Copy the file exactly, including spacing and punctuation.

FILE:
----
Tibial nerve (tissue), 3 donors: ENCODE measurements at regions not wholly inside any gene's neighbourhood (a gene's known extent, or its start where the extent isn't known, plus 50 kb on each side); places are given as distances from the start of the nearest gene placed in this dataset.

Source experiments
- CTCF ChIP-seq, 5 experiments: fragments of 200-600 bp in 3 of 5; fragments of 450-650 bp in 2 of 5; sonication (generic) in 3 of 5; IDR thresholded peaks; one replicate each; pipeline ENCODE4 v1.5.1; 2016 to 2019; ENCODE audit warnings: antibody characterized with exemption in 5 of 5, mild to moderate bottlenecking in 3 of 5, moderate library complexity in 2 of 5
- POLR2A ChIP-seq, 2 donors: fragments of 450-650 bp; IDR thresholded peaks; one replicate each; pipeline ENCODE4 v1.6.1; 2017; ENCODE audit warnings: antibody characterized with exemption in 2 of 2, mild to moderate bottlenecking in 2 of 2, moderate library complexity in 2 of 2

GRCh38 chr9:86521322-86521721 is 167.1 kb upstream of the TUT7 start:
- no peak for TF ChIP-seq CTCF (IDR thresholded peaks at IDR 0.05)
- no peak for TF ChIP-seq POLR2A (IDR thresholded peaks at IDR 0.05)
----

Tibial nerve (tissue), 3 donors: ENCODE measurements at regions not wholly inside any gene's neighbourhood (a gene's known extent, or its start where the extent isn't known, plus 50 kb on each side); places are given as distances from the start of the nearest gene placed in this dataset.

Source experiments
- CTCF ChIP-seq, 5 experiments: fragments of 200-600 bp in 3 of 5; fragments of 450-650 bp in 2 of 5; sonication (generic) in 3 of 5; IDR thresholded peaks; one replicate each; pipeline ENCODE4 v1.5.1; 2016 to 2019; ENCODE audit warnings: antibody characterized with exemption in 5 of 5, mild to moderate bottlenecking in 3 of 5, moderate library complexity in 2 of 5
- POLR2A ChIP-seq, 2 donors: fragments of 450-650 bp; IDR thresholded peaks; one replicate each; pipeline ENCODE4 v1.6.1; 2017; ENCODE audit warnings: antibody characterized with exemption in 2 of 2, mild to moderate bottlenecking in 2 of 2, moderate library complexity in 2 of 2

GRCh38 chr9:86521322-86521721 is 167.1 kb upstream of the TUT7 start:
- no peak for TF ChIP-seq CTCF (IDR thresholded peaks at IDR 0.05)
- no peak for TF ChIP-seq POLR2A (IDR thresholded peaks at IDR 0.05)